The Longmont Museum (Longmont, Colorado) is presenting a program featuring early photographs of Longmont on Thursday, February 29 at 7 pm in the Museum’s Stewart Auditorium. Director Erik Mason and the museum’s new Curator of History Elizabeth Beaudoin will show images selected from the Museum’s photo archive.
The program is presented in conjunction with the Museum’s “Picturing the West” exhibition. The show comprises 48 images from the collection of Michael Mattis and Julia Hochberg– mostly albumen prints, including mammoth, double-mammoth, and even triple-mammoth plates. They are some of the most sumptuous photographs to survive from the Era of Exploration and provide a rare opportunity to compare the photographers’ approaches to capturing the “sublime” in the unspoiled Western landscape.
Featured are nineteen photographs by Carleton E. Watkins, eight by William H. Jackson, and four by Eadweard Muybridge. Other artists include William Bell, Henry Hamilton Bennett, Frank Jay Haynes, John Hillers, Thomas Johnson, Timothy O’Sullivan, William Rau, and Charles Savage. Andrew J. Russell’s rare album The Great West is also on display.
George Stephan was born in Cleveland, Ohio on March 30, 1862, to John C. Stephan and Elizabeth Watson Stephan. His father worked as a dentist. George attended Cleveland public schools, graduating from high school in 1878. George moved to Denver four years later, where his uncle Henry W. Watson ran a photography studio. George likely learned photography from his uncle.
For about six years, George Stephan earned his living as a photographer in Denver. When he departed Denver for Salt Lake City in 1888, Stephan left Elmer E. Pascoe in charge of his studio. Pascoe continued to run the business (Stephan & Pascoe) until 1892 when the firm was shuttered.
In 1890, George Stephan returned to Colorado, residing in Delta. He was active in banking and real estate. By 1900 he had been admitted to the bar and established a large practice. He held many local and state offices in Colorado. Stephan was elected Lieutenant Governor in 1918 and a U. S. district attorney in 1924. He retired to California and died in La Jolla, California on September 9, 1944. He was interred in the family plot at Delta Cemetery.
Thanks to Cindy Motzenbecker for gifting me the studio portrait, which inspired this post. Kellen Cutsforth, Denver Public Library (DPL), provided scans from DPL.
Come to Colorado, photographs by William Henry Jackson, William G. Chamberlain, C. W. Erdlen, and many other photographers, is on view at the Amon Carter Museum (Fort Worth, TX) through January 7, 2024. The collection is drawn from the Fred and Jo Mazzulla collection. In 1976, the Amon Carter Museum acquired the collection of more than 6,000 photographs, postcards and memorabilia relating to the history of Colorado.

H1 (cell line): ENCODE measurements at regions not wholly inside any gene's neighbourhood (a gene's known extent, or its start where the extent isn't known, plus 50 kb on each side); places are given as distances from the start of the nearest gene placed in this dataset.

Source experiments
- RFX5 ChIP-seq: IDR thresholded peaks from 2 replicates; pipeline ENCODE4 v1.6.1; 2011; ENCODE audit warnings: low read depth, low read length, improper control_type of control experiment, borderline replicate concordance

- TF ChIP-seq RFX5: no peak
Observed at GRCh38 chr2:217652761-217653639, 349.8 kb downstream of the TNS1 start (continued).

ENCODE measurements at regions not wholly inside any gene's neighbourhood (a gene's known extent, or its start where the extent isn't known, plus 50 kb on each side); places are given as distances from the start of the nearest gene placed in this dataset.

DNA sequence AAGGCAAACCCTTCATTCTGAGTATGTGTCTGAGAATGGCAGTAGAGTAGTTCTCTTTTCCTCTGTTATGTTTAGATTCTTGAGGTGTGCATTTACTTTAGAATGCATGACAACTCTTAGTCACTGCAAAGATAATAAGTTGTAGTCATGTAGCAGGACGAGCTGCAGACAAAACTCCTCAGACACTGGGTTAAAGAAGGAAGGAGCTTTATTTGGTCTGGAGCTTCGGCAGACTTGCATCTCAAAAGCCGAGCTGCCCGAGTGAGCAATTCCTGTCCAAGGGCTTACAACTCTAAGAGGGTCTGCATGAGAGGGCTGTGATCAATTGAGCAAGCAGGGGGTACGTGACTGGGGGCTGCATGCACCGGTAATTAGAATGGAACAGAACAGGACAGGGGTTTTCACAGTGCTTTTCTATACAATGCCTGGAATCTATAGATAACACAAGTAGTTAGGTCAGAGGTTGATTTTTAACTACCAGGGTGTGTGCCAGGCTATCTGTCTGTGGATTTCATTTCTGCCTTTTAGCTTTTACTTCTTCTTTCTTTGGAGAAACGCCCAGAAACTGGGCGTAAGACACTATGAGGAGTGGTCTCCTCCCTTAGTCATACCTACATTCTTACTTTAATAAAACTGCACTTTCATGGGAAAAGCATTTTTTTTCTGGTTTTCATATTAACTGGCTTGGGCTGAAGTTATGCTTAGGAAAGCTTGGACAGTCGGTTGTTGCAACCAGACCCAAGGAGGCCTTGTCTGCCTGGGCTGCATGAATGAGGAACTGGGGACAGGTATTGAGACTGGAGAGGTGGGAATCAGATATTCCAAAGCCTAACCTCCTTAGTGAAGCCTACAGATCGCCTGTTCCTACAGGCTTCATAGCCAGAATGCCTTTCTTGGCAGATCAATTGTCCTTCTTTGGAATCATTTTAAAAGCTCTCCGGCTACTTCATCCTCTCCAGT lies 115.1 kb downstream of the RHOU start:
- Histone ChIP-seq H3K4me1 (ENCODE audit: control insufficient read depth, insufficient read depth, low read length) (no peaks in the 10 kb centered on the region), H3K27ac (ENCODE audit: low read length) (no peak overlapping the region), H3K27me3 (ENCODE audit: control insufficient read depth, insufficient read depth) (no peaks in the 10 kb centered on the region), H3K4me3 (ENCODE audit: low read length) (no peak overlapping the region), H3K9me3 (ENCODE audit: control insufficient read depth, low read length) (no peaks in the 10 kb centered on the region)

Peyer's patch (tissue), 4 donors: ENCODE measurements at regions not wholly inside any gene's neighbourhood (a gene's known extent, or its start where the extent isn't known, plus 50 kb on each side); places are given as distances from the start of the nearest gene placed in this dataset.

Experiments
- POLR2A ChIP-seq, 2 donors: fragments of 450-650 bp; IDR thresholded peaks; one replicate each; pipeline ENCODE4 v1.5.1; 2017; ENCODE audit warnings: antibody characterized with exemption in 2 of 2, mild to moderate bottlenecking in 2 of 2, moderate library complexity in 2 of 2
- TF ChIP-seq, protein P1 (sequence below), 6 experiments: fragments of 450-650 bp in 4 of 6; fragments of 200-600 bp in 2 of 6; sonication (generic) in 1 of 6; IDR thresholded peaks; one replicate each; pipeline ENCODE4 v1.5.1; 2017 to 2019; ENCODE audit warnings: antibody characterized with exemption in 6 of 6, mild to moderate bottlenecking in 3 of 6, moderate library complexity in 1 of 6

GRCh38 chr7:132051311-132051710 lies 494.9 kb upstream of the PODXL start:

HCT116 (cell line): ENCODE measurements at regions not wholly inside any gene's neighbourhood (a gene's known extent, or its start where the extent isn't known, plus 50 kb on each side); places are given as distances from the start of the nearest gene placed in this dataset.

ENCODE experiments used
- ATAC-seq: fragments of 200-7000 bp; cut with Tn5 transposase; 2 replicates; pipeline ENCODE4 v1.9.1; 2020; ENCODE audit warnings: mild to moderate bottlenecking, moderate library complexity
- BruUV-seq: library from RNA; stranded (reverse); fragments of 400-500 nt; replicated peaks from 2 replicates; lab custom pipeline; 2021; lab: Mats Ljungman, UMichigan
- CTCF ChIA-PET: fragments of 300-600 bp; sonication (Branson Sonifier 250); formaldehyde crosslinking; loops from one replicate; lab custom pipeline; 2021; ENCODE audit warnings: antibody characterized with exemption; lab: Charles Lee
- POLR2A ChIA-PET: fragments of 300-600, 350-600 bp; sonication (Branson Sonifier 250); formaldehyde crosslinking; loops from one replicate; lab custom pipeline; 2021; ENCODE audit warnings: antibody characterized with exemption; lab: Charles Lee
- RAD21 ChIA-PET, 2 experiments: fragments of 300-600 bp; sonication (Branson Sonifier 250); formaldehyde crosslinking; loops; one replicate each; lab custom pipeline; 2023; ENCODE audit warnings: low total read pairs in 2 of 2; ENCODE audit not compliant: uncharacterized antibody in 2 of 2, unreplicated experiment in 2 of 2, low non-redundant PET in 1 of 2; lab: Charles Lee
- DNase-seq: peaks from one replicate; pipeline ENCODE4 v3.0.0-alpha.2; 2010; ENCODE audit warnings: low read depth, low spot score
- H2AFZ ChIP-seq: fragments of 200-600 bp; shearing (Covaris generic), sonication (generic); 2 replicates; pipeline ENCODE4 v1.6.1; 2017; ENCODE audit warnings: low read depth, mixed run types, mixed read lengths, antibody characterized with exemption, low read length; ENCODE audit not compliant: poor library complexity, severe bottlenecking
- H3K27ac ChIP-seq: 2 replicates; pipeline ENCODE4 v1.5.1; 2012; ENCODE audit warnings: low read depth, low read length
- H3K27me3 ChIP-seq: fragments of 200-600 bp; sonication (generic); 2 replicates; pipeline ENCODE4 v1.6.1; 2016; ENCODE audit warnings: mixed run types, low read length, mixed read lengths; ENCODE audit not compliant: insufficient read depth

On Wednesday, November 1, 2023 at 5:30pm, Eric Paddock, curator of photography at the Denver Art Museum and Colorado native will join the Amon Carter’s retired Senior Curator of Photographs John Rohrbach to discuss photography’s role in shaping Colorado’s image as an economic resource and outdoor playground.
A native of Oxford County, Maine, Charles Henry Clark’s parents Thomas Green Clark and Martha Bumpus Clark worked as farmers. Born in October 1847, Charles Clark was the youngest of five children. By 1860, the Clark family had settled in Eagle, Illinois.In June 1864, C.H. Clark mustered into the 138th Illinois Infantry, Company I, serving 100 days on garrison duty at Fort Leavenworth, Kansas.
After the war, Clark worked as an artist in Streator, Illinois.In 1880, he took charge of Albert Barker’s photography gallery in Ottawa, Kansas.
His exact arrival in Colorado is disputed, but in December 1881 he purchasedL.K. Oldroyd’s gallery in Colorado Springs, Colorado. He published oversized stereoviewsof Denver, Colorado Springs, and scenes along the Denver & Rio Grande Railway. In 1883, Clark worked out of Gunnison. He published and was the general trade agent for George Mellen’s photographic views.
In June 1884, he set up a studio in Salida, where his life-size, hand-colored portraits were consistently praised in the press. A display of his views and portraits was included at the 1887 Saguache County Fair. In January 1888, a devastating fire broke out in Salida, just as Clark was moving his studio to new quarters.The studio sustained $1300 in damages, and all of Clark’s early negatives of Salida were ruined.
In the fall of 1888, Clark formed a partnership with C. W. Erdlen.Clark & Erdlen worked as partners until April 1889 when Clark left Salida, and Erdlen took over the gallery. Clark’s departure followed the death of his young daughter, Ada. The Clark family practiced the Christian Science religion and were criticized in the local press for not providing adequate care of Ada during her illness. The Clark’s settled in Manitou, Colorado.His future whereabout are unknown until 1919 when Civil War records indicate he was living in a home for disabled soldiers in Los Angeles.He died in 1925 in San Diego.
Thank you to Elisabeth Parker, former assistant chief, Prints & Photographs Division, Washington, D.C., for proof-reading this post.